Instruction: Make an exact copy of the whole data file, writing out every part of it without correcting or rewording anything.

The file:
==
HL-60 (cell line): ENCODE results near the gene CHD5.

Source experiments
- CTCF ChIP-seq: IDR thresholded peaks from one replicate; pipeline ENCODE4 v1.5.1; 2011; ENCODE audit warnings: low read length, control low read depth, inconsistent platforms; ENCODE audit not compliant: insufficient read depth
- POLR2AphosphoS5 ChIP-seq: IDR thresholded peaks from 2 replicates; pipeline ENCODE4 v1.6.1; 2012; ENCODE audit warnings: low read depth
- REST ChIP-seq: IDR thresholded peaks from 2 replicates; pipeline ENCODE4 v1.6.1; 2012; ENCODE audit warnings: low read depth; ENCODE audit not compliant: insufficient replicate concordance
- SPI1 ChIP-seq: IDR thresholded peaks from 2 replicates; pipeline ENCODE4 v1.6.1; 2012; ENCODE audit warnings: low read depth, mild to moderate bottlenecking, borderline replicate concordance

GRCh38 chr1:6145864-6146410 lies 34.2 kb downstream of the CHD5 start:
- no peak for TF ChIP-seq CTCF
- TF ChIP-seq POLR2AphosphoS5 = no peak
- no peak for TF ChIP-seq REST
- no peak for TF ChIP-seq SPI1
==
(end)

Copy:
HL-60 (cell line): ENCODE results near the gene CHD5.

Source experiments
- CTCF ChIP-seq: IDR thresholded peaks from one replicate; pipeline ENCODE4 v1.5.1; 2011; ENCODE audit warnings: low read length, control low read depth, inconsistent platforms; ENCODE audit not compliant: insufficient read depth
- POLR2AphosphoS5 ChIP-seq: IDR thresholded peaks from 2 replicates; pipeline ENCODE4 v1.6.1; 2012; ENCODE audit warnings: low read depth
- REST ChIP-seq: IDR thresholded peaks from 2 replicates; pipeline ENCODE4 v1.6.1; 2012; ENCODE audit warnings: low read depth; ENCODE audit not compliant: insufficient replicate concordance
- SPI1 ChIP-seq: IDR thresholded peaks from 2 replicates; pipeline ENCODE4 v1.6.1; 2012; ENCODE audit warnings: low read depth, mild to moderate bottlenecking, borderline replicate concordance

GRCh38 chr1:6145864-6146410 lies 34.2 kb downstream of the CHD5 start:
- no peak for TF ChIP-seq CTCF
- TF ChIP-seq POLR2AphosphoS5 = no peak
- no peak for TF ChIP-seq REST
- no peak for TF ChIP-seq SPI1